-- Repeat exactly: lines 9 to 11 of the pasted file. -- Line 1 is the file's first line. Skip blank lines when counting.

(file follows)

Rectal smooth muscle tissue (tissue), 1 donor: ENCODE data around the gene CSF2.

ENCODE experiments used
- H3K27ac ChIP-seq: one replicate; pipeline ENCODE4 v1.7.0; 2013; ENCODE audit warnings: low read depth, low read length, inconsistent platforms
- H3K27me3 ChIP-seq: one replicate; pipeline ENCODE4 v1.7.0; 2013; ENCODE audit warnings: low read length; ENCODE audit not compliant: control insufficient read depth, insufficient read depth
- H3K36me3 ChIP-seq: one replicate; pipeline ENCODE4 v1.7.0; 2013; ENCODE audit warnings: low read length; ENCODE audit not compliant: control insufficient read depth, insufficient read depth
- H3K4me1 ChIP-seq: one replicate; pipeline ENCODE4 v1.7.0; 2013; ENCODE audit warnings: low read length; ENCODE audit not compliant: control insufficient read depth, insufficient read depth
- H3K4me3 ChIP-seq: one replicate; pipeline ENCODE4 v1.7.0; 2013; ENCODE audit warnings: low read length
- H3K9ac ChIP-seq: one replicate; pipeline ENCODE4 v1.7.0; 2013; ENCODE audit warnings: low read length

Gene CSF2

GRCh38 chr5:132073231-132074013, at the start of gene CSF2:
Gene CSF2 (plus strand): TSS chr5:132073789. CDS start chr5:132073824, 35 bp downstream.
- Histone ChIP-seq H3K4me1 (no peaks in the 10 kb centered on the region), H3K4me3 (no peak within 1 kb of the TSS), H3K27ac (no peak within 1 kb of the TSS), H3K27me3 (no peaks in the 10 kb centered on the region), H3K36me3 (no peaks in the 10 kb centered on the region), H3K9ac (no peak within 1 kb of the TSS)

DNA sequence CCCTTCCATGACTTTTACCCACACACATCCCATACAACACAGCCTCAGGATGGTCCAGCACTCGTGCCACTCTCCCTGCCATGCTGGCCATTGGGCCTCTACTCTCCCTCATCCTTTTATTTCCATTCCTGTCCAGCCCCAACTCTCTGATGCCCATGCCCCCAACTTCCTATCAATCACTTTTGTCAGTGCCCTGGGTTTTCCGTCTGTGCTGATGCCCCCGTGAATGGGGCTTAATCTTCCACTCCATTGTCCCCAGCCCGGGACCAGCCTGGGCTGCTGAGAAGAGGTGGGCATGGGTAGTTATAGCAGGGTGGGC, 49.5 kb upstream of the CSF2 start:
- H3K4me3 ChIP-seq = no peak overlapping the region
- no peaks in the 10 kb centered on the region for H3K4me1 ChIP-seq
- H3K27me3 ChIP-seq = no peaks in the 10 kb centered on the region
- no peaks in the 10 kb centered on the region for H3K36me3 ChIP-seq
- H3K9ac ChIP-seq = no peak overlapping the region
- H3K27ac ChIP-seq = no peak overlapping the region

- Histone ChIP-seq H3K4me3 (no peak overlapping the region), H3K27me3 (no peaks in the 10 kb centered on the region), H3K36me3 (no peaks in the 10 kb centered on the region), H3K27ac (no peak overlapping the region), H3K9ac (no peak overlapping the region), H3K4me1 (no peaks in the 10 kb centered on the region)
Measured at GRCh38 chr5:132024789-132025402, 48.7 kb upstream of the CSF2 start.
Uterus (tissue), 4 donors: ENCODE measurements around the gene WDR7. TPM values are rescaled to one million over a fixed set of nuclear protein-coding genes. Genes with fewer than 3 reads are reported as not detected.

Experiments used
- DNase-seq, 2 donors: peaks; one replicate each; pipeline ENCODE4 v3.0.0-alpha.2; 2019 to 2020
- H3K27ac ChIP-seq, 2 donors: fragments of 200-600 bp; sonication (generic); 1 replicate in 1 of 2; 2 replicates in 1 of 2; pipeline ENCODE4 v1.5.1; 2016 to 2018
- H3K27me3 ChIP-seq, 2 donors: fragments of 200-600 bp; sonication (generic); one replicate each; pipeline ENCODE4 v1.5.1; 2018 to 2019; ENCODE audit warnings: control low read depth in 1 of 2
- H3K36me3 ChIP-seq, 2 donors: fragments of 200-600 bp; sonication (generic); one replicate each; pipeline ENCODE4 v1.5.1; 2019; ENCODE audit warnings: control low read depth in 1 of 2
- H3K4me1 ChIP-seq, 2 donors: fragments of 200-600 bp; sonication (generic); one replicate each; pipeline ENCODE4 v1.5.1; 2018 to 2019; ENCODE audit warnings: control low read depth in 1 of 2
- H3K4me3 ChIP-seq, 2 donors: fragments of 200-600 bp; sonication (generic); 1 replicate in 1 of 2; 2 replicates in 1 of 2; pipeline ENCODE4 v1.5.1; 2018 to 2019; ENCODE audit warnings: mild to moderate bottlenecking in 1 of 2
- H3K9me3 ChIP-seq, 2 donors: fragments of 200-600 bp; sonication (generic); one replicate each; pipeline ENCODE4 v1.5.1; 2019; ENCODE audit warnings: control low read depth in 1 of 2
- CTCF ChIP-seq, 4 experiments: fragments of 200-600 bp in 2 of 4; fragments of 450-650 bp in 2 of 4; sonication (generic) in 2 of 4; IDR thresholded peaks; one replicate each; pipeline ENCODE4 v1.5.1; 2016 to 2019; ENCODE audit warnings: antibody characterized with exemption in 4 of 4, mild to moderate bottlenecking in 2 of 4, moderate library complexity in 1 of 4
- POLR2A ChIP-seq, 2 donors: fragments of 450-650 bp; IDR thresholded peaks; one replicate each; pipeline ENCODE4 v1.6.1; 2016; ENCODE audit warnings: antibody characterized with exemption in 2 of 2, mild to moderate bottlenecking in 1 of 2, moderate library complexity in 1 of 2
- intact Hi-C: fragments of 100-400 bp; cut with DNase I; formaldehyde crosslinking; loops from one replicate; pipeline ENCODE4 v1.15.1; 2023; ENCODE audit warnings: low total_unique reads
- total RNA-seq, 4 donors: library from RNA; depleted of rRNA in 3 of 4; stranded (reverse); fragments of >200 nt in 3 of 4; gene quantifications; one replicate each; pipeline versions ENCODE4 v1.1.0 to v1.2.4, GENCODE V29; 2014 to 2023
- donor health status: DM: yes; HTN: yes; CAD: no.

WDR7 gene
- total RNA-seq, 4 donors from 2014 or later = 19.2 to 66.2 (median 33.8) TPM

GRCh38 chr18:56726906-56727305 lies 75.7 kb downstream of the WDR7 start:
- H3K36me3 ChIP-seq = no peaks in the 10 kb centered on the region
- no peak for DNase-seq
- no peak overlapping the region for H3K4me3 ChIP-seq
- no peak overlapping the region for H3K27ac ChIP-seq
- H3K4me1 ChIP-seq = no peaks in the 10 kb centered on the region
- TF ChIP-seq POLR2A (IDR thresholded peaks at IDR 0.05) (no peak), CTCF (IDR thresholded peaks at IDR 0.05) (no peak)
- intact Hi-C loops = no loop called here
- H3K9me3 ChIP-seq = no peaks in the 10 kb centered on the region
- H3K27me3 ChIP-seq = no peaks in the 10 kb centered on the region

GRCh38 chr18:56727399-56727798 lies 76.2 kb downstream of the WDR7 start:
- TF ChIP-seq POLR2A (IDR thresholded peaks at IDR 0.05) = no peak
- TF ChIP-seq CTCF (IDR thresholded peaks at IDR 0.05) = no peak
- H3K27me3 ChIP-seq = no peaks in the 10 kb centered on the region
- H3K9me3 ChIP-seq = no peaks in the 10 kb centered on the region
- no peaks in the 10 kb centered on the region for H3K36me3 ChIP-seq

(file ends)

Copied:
Gene CSF2

GRCh38 chr5:132073231-132074013, at the start of gene CSF2:
Gene CSF2 (plus strand): TSS chr5:132073789. CDS start chr5:132073824, 35 bp downstream.